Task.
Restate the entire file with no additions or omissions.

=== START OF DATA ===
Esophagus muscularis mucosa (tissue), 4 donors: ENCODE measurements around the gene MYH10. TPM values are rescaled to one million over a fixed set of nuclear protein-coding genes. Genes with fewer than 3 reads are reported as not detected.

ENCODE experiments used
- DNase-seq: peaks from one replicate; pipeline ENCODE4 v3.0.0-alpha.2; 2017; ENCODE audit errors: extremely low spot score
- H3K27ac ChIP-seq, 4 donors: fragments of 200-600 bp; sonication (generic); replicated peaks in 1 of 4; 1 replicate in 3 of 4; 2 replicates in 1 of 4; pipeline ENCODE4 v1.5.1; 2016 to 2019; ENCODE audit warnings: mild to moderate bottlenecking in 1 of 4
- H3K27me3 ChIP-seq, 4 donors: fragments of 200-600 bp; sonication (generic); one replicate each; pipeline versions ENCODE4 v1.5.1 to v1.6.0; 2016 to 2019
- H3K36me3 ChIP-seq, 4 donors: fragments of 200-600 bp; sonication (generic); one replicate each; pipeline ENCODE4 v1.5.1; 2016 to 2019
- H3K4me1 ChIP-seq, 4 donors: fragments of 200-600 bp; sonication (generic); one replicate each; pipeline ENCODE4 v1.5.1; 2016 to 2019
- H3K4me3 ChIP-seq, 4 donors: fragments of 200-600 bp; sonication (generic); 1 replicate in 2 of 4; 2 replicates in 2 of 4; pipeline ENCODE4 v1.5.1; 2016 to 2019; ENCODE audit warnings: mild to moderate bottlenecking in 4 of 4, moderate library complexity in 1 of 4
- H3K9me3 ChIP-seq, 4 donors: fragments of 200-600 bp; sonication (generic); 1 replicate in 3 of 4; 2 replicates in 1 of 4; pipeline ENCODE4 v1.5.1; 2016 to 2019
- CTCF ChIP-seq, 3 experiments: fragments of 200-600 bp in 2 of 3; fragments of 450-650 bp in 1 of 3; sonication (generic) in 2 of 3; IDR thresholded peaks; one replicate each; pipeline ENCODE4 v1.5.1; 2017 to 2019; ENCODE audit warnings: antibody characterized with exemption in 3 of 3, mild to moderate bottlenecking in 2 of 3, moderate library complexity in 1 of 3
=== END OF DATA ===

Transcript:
Esophagus muscularis mucosa (tissue), 4 donors: ENCODE measurements around the gene MYH10. TPM values are rescaled to one million over a fixed set of nuclear protein-coding genes. Genes with fewer than 3 reads are reported as not detected.

ENCODE experiments used
- DNase-seq: peaks from one replicate; pipeline ENCODE4 v3.0.0-alpha.2; 2017; ENCODE audit errors: extremely low spot score
- H3K27ac ChIP-seq, 4 donors: fragments of 200-600 bp; sonication (generic); replicated peaks in 1 of 4; 1 replicate in 3 of 4; 2 replicates in 1 of 4; pipeline ENCODE4 v1.5.1; 2016 to 2019; ENCODE audit warnings: mild to moderate bottlenecking in 1 of 4
- H3K27me3 ChIP-seq, 4 donors: fragments of 200-600 bp; sonication (generic); one replicate each; pipeline versions ENCODE4 v1.5.1 to v1.6.0; 2016 to 2019
- H3K36me3 ChIP-seq, 4 donors: fragments of 200-600 bp; sonication (generic); one replicate each; pipeline ENCODE4 v1.5.1; 2016 to 2019
- H3K4me1 ChIP-seq, 4 donors: fragments of 200-600 bp; sonication (generic); one replicate each; pipeline ENCODE4 v1.5.1; 2016 to 2019
- H3K4me3 ChIP-seq, 4 donors: fragments of 200-600 bp; sonication (generic); 1 replicate in 2 of 4; 2 replicates in 2 of 4; pipeline ENCODE4 v1.5.1; 2016 to 2019; ENCODE audit warnings: mild to moderate bottlenecking in 4 of 4, moderate library complexity in 1 of 4
- H3K9me3 ChIP-seq, 4 donors: fragments of 200-600 bp; sonication (generic); 1 replicate in 3 of 4; 2 replicates in 1 of 4; pipeline ENCODE4 v1.5.1; 2016 to 2019
- CTCF ChIP-seq, 3 experiments: fragments of 200-600 bp in 2 of 3; fragments of 450-650 bp in 1 of 3; sonication (generic) in 2 of 3; IDR thresholded peaks; one replicate each; pipeline ENCODE4 v1.5.1; 2017 to 2019; ENCODE audit warnings: antibody characterized with exemption in 3 of 3, mild to moderate bottlenecking in 2 of 3, moderate library complexity in 1 of 3